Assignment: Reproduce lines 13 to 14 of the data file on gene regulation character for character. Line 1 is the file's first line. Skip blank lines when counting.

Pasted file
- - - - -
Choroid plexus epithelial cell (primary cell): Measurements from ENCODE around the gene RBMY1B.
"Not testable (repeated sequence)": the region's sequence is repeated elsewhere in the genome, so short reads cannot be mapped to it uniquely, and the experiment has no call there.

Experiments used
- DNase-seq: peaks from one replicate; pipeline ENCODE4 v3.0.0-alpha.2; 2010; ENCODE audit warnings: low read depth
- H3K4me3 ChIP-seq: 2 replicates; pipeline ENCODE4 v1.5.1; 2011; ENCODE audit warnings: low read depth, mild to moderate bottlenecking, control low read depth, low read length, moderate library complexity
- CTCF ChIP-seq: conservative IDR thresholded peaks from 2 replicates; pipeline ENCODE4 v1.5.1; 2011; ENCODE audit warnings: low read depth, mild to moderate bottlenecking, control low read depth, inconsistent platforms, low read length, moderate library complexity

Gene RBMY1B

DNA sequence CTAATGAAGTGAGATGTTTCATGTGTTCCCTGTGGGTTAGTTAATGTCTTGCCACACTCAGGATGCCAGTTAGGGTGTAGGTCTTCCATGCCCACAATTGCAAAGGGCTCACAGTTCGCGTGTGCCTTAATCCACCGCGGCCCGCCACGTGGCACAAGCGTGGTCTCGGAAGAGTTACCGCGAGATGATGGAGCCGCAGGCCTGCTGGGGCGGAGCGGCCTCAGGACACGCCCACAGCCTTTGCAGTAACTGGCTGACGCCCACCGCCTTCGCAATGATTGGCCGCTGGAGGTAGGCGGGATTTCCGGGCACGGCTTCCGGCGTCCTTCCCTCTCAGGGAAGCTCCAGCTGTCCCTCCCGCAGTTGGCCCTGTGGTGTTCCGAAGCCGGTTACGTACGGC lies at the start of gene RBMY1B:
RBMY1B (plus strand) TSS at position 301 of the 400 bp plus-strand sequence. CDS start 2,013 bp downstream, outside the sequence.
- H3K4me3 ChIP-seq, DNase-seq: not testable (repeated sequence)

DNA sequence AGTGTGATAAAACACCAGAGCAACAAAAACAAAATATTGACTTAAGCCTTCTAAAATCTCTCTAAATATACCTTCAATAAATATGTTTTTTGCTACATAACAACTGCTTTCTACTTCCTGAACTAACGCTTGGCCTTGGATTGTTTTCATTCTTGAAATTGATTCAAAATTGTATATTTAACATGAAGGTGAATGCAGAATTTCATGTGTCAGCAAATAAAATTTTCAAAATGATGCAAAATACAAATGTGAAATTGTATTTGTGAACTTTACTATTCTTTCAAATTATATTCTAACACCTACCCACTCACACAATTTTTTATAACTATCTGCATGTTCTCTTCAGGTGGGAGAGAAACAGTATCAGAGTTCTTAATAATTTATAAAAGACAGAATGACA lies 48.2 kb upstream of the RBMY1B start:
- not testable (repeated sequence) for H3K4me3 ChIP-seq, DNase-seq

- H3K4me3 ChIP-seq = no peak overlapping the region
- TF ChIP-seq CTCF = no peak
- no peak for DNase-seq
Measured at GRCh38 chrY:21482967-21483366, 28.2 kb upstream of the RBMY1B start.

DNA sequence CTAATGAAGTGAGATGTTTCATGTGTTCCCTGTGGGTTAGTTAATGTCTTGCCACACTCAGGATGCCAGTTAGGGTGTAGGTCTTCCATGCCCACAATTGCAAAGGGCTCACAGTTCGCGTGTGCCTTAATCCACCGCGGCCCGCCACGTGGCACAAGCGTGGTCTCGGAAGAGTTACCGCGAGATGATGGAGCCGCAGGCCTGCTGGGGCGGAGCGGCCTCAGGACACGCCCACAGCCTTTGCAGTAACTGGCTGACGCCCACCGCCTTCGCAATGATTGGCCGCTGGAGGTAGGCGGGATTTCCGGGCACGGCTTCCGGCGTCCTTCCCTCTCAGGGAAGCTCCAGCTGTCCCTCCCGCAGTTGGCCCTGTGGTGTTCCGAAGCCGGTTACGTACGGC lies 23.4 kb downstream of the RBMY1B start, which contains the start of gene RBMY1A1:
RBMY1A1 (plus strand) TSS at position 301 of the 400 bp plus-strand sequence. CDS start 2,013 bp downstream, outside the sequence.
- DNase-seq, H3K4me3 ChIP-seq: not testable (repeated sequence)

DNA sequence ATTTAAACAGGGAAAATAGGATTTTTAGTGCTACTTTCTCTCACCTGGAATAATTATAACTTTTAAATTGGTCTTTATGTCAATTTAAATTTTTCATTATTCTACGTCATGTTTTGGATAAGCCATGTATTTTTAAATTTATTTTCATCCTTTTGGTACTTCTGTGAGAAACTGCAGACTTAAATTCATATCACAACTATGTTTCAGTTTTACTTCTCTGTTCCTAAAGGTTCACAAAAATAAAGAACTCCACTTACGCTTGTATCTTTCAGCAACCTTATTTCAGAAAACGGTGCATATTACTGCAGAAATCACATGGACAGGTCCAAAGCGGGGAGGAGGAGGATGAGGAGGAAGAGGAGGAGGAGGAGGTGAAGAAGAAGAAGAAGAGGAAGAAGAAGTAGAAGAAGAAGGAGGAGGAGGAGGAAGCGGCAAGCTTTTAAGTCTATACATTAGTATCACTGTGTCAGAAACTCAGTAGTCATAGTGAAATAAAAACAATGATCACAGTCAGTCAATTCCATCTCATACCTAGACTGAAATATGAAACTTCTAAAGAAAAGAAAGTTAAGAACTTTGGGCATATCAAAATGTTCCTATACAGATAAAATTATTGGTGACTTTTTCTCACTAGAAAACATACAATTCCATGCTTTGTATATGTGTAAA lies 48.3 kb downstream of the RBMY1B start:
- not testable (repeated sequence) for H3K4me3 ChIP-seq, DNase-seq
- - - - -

- H3K4me3 ChIP-seq = no peak overlapping the region
- TF ChIP-seq CTCF = no peak